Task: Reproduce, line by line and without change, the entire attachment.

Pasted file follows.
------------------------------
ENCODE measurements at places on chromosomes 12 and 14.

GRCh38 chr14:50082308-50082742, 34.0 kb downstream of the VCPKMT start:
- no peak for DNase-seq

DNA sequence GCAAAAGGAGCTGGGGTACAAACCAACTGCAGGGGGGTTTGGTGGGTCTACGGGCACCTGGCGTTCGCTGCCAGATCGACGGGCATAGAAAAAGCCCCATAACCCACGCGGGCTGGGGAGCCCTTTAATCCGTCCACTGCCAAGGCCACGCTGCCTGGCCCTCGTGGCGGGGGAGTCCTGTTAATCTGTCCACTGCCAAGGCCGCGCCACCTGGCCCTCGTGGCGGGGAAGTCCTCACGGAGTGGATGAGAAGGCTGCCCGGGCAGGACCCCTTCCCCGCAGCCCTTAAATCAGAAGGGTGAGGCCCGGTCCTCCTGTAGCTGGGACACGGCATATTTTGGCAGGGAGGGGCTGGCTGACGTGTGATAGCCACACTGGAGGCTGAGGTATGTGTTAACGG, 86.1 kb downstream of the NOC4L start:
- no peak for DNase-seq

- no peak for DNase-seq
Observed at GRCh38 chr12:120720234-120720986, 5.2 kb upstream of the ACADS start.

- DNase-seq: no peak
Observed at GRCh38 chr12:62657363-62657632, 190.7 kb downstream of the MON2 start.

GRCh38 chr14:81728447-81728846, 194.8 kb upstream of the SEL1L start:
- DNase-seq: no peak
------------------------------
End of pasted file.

ENCODE measurements at places on chromosomes 12 and 14.

GRCh38 chr14:50082308-50082742, 34.0 kb downstream of the VCPKMT start:
- no peak for DNase-seq

DNA sequence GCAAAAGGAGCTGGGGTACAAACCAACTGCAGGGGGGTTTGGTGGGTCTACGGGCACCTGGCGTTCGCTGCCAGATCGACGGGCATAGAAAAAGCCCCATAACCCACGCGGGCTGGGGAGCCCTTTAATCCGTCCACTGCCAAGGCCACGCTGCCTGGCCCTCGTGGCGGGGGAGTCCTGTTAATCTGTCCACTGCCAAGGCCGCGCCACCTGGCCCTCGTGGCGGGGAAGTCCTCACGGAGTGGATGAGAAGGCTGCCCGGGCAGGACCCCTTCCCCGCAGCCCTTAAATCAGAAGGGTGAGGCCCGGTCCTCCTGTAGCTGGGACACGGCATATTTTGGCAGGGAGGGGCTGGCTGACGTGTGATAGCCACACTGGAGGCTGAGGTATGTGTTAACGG, 86.1 kb downstream of the NOC4L start:
- no peak for DNase-seq

- no peak for DNase-seq
Observed at GRCh38 chr12:120720234-120720986, 5.2 kb upstream of the ACADS start.

- DNase-seq: no peak
Observed at GRCh38 chr12:62657363-62657632, 190.7 kb downstream of the MON2 start.

GRCh38 chr14:81728447-81728846, 194.8 kb upstream of the SEL1L start:
- DNase-seq: no peak